Anonymous said...

You are an amazing person my dear friend. Your words I understand completely. Our lives are forever changed. I love you ❤️πŸ™

Anonymous said...

Thank you for these thoughts. There is so much fellowship in them. Much love and grace to you, De'Etta.

Anonymous said...

So beautifully penned. I've had so much grief and have never given myself permission to work through it. Gods grace IS sufficient for this day, but I have been negligent to my own healing process. It's okay to NOT be okay. Lord thank you for never leaving us, nor abandoning us.
I pray for continued covering over Jetta, Carrie, Olivia, and the new baby. Comfort, uphold, strengthen and fill them with grace and mercy… Help them to find joy each and every day.
in Jesus name. A

Anonymous said...

So GR8TFUL for your transparency regarding your grief journey! I agree with so much of it and have experienced some of it too! I also love hearing that you are seeking therapy - God has used my therapist, and our sessions, to bring healing and growth! So much of my past came up in our grief discussions and I am overcoming being a people pleaser as well! And, I have lost a ton of people who I use to be close to for various reasons! Secondary grief is very real and very hard! Continuing to think about you and praying for y’all!

Shelley Lee in MA said...

DeEtta, Lost my sister to cancer when she was 23 in 1998. I have settled with the fact that I won't be able to make sense of it on this side of eternity. I don't know that we can make sense of everything or find a "reason" for everything. Only Jesus knows and he will tell me about it when I get on the other side....

OH! The other thing my Mom commented on was the people that were in her life that just did not know what to do and just could not seem to come along side her during that time... It is just what it is I guess. But something that can happen as well.

Hugs to you all....

Anonymous said...

Thank you for your openness and honesty. God never intended that we should not attend to ourselves. Phil 2:3 kept me from addressing my own struggles and hurts for years until God pointed out to me Phil 2:4 "Don’t look out only for your own interests, but take an interest in others, too". What? ! I could pay attention to my self too?!? This sounded like self-care not being selfish but expected. If you spilled boiling water on your hands, no one would fault you for focusing on your hands and doing all you could to ease the pain and work on healing the wound. Grief is the unseen wound that must be attended. Be gracious with yourself and know that with your honesty in this season you are helping others who may be walking their own grief journey. God has blessed me by allowing me to see and know your heart all these years. I pray for you constantly knowing Father will walk with you in this journey.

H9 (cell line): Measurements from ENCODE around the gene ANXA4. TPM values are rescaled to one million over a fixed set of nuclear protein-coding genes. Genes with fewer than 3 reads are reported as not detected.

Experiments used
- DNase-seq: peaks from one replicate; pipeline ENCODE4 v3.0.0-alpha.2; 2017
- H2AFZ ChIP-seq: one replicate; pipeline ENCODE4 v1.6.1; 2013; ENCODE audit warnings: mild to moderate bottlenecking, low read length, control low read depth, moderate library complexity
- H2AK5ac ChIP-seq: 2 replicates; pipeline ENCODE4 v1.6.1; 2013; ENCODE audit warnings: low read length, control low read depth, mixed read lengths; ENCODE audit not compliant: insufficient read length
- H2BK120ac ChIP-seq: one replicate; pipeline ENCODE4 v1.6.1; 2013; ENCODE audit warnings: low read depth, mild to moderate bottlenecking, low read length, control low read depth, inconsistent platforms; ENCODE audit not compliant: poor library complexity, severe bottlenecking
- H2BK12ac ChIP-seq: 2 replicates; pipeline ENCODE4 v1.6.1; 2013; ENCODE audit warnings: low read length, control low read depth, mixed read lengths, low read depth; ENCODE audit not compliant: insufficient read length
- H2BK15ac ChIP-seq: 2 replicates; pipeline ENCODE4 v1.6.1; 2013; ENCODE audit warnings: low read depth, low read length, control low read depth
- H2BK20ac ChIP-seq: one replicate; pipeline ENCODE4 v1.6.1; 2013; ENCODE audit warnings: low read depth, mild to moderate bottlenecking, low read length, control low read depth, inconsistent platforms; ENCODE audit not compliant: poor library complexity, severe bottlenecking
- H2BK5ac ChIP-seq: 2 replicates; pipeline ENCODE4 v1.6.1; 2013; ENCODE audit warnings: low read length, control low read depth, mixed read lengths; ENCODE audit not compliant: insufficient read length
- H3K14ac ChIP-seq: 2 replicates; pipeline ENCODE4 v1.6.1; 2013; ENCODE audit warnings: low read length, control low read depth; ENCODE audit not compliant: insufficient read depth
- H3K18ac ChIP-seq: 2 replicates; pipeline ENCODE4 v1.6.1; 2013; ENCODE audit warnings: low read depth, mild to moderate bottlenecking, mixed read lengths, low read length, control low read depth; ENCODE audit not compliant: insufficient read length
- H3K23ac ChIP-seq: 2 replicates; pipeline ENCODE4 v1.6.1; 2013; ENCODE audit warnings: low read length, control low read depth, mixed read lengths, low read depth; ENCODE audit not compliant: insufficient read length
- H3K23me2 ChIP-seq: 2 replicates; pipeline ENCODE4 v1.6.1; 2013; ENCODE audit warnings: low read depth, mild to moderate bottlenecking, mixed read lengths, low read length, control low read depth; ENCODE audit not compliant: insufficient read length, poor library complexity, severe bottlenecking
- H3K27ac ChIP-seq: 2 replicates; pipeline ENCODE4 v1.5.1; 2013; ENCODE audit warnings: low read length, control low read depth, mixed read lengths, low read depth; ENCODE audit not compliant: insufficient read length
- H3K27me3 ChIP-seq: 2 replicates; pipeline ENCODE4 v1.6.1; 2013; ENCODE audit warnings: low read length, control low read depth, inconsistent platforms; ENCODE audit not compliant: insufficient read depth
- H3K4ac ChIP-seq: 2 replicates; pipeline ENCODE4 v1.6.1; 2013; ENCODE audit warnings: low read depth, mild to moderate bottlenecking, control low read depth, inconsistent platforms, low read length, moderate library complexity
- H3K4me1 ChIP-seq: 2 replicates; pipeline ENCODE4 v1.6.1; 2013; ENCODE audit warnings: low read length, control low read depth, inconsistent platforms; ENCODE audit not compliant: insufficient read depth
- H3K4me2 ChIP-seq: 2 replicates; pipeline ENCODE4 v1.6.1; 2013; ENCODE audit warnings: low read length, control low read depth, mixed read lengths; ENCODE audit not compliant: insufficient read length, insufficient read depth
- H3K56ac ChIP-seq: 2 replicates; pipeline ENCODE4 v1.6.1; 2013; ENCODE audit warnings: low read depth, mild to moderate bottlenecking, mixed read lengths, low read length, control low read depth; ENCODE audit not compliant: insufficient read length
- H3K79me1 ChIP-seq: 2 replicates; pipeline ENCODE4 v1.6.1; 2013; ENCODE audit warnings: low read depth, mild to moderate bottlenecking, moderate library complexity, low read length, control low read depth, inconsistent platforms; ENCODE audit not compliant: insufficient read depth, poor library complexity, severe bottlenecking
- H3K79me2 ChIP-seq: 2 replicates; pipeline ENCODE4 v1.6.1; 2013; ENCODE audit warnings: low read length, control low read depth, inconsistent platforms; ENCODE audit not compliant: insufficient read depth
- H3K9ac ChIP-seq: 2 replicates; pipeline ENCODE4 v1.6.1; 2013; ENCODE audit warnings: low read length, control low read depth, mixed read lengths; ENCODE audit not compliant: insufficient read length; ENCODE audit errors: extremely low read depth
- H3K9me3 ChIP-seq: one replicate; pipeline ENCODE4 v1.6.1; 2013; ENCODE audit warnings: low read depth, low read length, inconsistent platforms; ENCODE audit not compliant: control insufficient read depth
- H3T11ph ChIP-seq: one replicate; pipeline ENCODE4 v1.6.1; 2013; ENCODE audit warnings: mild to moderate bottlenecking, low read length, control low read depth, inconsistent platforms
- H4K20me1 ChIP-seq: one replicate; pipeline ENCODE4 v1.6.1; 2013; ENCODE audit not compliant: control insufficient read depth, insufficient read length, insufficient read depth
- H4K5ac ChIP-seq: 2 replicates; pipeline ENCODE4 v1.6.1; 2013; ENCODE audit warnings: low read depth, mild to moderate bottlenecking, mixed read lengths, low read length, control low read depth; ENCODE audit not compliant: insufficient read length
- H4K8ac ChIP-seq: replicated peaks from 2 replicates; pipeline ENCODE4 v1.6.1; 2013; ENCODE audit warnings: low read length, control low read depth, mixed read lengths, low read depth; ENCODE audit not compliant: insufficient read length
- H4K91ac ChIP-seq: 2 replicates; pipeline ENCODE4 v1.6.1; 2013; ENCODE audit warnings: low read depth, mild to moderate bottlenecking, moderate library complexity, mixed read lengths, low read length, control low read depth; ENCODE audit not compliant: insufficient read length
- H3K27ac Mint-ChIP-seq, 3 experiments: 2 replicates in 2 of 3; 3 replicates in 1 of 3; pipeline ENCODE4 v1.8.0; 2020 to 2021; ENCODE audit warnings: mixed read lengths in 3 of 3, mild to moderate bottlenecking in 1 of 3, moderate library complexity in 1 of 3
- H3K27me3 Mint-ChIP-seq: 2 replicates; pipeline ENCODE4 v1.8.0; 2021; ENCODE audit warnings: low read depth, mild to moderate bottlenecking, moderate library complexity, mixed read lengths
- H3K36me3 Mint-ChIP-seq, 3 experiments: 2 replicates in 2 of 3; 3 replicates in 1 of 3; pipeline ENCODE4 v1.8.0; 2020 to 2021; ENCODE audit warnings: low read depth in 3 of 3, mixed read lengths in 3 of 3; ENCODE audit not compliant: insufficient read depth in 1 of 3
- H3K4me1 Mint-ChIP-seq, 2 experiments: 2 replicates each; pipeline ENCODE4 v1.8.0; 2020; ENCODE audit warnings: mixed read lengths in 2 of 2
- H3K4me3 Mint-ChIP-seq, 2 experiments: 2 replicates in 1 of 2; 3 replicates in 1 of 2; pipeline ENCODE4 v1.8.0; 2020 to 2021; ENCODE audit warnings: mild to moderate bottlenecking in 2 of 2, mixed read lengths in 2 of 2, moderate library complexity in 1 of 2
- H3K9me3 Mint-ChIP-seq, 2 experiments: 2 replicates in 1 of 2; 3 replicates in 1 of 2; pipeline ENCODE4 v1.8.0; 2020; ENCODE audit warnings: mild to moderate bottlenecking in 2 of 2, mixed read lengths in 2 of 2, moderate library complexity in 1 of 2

Anonymous said...

Didn't mean to post anonymously. Love you sweet friend, Gilda

Julia said...

My dear friend. You are amazing. It has only been a month since Josiah was murdered. I am in awe that you can even process that fact, let alone these complex and nuanced, emotional and theological ideas. The fact that you can talk about grief as something you could possibly move through is astounding! Have grace for yourself, and for those you grieve with. No one wants to be on stage during the worst moment of their life and the anonymity of the dark worship space is beautiful. I pray for you and grieve with you as you grieve, not because I knew Josiah, but because we carry one another’s burdens Grieving is simply all you have the energy to do